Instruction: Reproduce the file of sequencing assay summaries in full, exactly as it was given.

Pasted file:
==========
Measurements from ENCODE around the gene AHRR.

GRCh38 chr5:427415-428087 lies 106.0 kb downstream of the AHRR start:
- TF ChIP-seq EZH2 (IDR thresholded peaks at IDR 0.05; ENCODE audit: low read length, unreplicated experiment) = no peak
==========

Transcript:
Measurements from ENCODE around the gene AHRR.

GRCh38 chr5:427415-428087 lies 106.0 kb downstream of the AHRR start:
- TF ChIP-seq EZH2 (IDR thresholded peaks at IDR 0.05; ENCODE audit: low read length, unreplicated experiment) = no peak